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The Paris Junior College History Department, in a continuing project, collects oral histories from Lamar County veterans of World War II. In recordings and transcripts, the veterans bring to life what it meant to serve 60 years ago.

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Aikin Home » Veterans Remember » Helen Seay

Helen Seay

Posted 08.28.06 at 11:46 AM

Transcript of Oral History

NAME: Helen Seay
ADDRESS: Paris, Texas
BRANCH OF SERVICE: U.S. Army Nurse Corps
LOCATIONS SERVED: 186th General Hospital, Fairford, England
INTERVIEWER: Allen Williams
DATE OF INTERVIEW: October, 14 2005

Williams: OK, we’re here today with Helen Seay, who was part of the U.S. Army Nurse Corps during World War II. She was a Second Lieutenant, in the Nurse Corps, and she was stationed primarily in England during World War II. My name is Allen Williams. I’m a history teacher at Paris Junior College, and we would love to start today by asking, Mrs. Seay, if she could tell us, roughly when she went into the service.

Seay: It was in the early summer of 1943. Earlier, when I was in school, I came out of a room and, two interns were walking up the hall. They asked me if I heard the news. I said, “What news?” They said, “We’ll we’re at war.” So I made up my mind then that as soon as I graduated, I would go to nursing school.

Williams: And so you did?

Seay: And so I did.

Williams: OK, where were you then?

Seay: Keystone, Nebraska, not far from Lincoln. My parents lived in Omaha.

Williams: OK, and so then from there you enlisted in the U.S. Army, Correct?

Seay: Correct.

Williams: Do you remember where your first station was?

Seay: We went to Clarksville, Colorado for basic training for nurses. And then from there, we were taken by train to New York City, to get on a troop ship bound for Europe.

Williams: Did you enjoy the ride over to the continent?

Seay: Well, once my stomach got used to the ocean. I don’t think I suffered too much from motion sickness or sea sickness. But some of them did.

Williams: When you got to England, you ended up at?

Seay: A little town called Fairford, England.

Williams: Do you know how much training you had state-side before you were shipped out to England?

Seay: No! It must have been, at least a month.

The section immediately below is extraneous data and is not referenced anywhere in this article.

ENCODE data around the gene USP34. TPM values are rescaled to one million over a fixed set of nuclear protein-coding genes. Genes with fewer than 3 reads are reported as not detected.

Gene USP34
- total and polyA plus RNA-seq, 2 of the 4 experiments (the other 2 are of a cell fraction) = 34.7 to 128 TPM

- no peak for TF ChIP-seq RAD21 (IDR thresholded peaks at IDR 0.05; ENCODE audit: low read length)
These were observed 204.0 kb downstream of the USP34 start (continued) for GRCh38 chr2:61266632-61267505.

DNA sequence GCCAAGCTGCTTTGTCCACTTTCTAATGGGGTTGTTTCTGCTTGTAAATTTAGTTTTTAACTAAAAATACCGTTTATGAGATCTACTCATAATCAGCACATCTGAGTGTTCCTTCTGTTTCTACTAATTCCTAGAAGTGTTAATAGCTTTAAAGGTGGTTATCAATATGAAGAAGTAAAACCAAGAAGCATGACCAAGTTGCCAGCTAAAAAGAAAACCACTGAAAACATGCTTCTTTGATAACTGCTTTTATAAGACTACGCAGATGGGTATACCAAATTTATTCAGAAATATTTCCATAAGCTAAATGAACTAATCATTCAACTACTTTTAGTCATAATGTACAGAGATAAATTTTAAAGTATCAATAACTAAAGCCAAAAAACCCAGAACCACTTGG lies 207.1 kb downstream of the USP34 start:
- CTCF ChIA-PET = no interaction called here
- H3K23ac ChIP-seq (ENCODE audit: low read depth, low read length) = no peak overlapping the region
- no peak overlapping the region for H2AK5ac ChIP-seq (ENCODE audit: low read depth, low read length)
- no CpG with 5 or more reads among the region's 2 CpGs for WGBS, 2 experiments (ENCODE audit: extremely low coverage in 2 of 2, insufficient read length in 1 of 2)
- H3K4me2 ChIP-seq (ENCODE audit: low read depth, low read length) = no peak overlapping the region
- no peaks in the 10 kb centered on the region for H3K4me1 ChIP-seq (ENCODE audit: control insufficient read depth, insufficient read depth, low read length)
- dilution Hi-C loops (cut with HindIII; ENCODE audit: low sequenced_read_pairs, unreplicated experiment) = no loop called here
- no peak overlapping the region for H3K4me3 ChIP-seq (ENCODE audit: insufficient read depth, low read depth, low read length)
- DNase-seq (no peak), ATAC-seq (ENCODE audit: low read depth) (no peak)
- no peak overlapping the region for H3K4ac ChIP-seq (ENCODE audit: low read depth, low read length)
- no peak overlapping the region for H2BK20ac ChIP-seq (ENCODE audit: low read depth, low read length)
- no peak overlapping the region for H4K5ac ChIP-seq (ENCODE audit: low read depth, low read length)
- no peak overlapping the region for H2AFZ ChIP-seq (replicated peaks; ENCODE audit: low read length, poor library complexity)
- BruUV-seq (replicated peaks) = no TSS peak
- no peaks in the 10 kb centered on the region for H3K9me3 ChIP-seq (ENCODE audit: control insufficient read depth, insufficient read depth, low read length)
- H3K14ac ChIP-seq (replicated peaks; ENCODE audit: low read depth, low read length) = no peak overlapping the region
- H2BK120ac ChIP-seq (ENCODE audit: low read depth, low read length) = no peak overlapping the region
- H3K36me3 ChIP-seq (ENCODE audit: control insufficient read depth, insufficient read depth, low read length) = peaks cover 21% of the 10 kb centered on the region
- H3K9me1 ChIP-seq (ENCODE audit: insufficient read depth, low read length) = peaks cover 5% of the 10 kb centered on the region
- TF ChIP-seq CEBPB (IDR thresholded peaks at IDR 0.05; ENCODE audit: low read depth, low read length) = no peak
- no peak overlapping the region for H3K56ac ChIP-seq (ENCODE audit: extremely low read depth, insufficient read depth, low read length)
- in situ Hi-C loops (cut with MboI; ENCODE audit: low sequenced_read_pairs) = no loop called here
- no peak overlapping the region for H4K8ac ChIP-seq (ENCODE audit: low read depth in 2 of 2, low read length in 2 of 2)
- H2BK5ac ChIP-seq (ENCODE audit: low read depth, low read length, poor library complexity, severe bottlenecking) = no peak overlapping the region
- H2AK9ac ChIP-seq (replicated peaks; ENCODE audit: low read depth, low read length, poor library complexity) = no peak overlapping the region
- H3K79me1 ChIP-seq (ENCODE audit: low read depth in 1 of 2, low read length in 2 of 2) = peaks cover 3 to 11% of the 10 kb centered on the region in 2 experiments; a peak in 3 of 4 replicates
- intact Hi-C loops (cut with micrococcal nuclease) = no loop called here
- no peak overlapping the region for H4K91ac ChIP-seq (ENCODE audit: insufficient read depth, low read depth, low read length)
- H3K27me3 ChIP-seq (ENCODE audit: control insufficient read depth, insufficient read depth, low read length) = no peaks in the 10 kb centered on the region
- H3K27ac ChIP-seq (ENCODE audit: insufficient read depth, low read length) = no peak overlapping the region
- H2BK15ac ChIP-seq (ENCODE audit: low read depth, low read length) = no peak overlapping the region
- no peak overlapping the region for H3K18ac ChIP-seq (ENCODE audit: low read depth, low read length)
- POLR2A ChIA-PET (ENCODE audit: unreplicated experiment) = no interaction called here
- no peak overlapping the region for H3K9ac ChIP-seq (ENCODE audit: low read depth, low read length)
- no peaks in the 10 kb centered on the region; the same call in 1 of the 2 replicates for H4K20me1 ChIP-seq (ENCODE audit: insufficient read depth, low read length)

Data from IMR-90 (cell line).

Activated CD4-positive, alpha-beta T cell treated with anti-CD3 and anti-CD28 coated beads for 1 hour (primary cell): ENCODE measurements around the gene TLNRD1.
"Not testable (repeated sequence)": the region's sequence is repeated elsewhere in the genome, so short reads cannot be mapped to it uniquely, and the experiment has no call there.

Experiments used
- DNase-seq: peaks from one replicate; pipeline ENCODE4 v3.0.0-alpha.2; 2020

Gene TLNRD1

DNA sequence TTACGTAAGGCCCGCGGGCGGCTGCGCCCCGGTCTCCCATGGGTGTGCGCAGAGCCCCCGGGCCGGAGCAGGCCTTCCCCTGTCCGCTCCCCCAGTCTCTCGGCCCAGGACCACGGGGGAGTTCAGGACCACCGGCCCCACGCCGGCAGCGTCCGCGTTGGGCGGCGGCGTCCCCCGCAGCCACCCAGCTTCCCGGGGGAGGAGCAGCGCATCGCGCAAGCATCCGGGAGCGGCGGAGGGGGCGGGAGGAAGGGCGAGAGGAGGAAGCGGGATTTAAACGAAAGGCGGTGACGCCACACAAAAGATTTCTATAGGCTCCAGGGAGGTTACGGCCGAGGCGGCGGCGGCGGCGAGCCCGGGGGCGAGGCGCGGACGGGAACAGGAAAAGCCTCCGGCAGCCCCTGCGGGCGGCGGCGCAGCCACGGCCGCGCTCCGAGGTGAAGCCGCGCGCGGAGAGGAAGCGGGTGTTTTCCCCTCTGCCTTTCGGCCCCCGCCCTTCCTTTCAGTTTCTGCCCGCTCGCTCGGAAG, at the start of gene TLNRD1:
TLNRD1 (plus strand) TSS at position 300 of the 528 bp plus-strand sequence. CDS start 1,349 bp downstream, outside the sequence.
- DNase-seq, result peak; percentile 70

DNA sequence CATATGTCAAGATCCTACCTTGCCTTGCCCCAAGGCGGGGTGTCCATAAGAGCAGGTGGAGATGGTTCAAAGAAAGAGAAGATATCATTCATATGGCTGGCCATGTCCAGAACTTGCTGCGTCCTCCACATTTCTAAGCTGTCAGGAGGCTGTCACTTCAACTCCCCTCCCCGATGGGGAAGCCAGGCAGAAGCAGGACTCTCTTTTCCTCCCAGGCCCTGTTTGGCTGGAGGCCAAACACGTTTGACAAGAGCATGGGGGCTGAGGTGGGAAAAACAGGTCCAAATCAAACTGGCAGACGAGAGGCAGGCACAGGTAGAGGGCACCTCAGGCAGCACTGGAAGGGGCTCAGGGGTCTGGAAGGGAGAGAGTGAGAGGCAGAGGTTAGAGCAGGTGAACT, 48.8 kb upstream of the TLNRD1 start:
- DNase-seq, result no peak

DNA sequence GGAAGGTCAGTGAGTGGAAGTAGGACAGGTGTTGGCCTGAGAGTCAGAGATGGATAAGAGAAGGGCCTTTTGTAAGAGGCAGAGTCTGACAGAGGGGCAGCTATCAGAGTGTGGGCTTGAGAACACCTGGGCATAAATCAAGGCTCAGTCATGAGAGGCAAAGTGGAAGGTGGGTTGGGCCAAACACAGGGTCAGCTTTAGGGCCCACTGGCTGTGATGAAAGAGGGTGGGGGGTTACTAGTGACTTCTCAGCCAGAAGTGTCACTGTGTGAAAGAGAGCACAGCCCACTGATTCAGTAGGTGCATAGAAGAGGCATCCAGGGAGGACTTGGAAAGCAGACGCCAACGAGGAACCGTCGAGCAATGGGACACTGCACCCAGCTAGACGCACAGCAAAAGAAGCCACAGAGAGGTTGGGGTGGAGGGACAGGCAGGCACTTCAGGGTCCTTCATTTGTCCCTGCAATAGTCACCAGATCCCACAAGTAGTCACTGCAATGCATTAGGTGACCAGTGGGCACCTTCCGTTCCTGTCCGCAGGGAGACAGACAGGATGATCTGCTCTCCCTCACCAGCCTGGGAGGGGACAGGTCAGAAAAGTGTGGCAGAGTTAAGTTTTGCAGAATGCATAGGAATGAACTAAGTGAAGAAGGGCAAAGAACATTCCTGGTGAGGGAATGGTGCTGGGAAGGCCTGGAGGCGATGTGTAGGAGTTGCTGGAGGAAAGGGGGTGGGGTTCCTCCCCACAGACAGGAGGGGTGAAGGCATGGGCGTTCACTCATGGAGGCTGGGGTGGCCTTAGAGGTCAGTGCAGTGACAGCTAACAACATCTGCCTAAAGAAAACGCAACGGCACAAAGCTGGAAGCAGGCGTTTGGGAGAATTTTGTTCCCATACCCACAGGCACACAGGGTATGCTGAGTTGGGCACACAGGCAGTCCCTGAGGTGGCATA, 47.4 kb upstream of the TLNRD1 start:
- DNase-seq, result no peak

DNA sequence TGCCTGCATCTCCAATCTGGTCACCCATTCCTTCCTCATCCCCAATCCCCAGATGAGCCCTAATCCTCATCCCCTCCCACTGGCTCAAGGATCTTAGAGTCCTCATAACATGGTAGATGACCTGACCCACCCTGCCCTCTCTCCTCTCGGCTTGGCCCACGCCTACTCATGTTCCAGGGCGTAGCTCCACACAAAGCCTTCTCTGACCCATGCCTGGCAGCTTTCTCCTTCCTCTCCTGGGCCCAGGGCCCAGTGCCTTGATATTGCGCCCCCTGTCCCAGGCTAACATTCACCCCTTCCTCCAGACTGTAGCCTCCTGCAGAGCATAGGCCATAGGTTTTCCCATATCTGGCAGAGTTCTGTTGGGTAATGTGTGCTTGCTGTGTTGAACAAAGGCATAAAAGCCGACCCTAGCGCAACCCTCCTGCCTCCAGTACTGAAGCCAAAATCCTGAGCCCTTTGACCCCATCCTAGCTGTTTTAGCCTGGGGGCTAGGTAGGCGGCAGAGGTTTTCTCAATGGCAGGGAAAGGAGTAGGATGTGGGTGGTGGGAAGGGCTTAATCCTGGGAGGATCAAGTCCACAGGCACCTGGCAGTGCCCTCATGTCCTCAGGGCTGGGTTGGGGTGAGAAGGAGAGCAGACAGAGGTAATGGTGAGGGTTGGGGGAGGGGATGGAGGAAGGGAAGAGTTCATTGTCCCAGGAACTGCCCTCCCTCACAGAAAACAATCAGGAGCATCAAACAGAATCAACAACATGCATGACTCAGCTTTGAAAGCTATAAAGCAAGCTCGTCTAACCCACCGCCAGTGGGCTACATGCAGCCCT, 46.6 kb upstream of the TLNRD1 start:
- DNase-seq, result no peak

Williams: So, it was several weeks at least.

Seay: Yes, yes.

Williams: What kind of training did you have? Was it all just medical training perhaps?

Seay: No, I, I guess it was just, how to react in case we were involved in an incident or something like that and how to be military. I think that was it. Learn to salute, recognize rank, and keep you mouth shut.

Williams: (Laughs). You said you already had prior medical training, correct?

Seay: Oh yes, I had three years of nurses training.

Williams: Where was that?

Seay: That was at Brian Memorial Hospital in Lincoln, Nebraska. I was a registered nurse when I joined the service.

Williams: What year did you graduate from high school?

Seay: Oh, let me see….1939.

Williams: As soon as you graduated from high school, did you go straight to nursing school?

Seay: Went directly to Western University. At that time nurses had to have a year of pre-nursing, up at the college, before they could go in the program at Brian Memorial.

Williams: How long were you there?

Seay: A year.

Williams: Did you work at any hospitals in that area or spend time in the hospitals in that area when you finished?

Seay: No, I went directly to Brian Memorial.

Williams: OK, so, needless to say, the war started a little bit later?

Seay: Yes.

Williams: Then you joined the military?

Seay: I graduated from nurses training, then went straight to the program.

Williams: Did you have any friends that worked with you at the time?

Seay: No I was the only one. My parents weren’t too happy about the situation, but it was something I felt I needed to do, and wanted to do.

Williams: So then, not long after that, you volunteered for the military?

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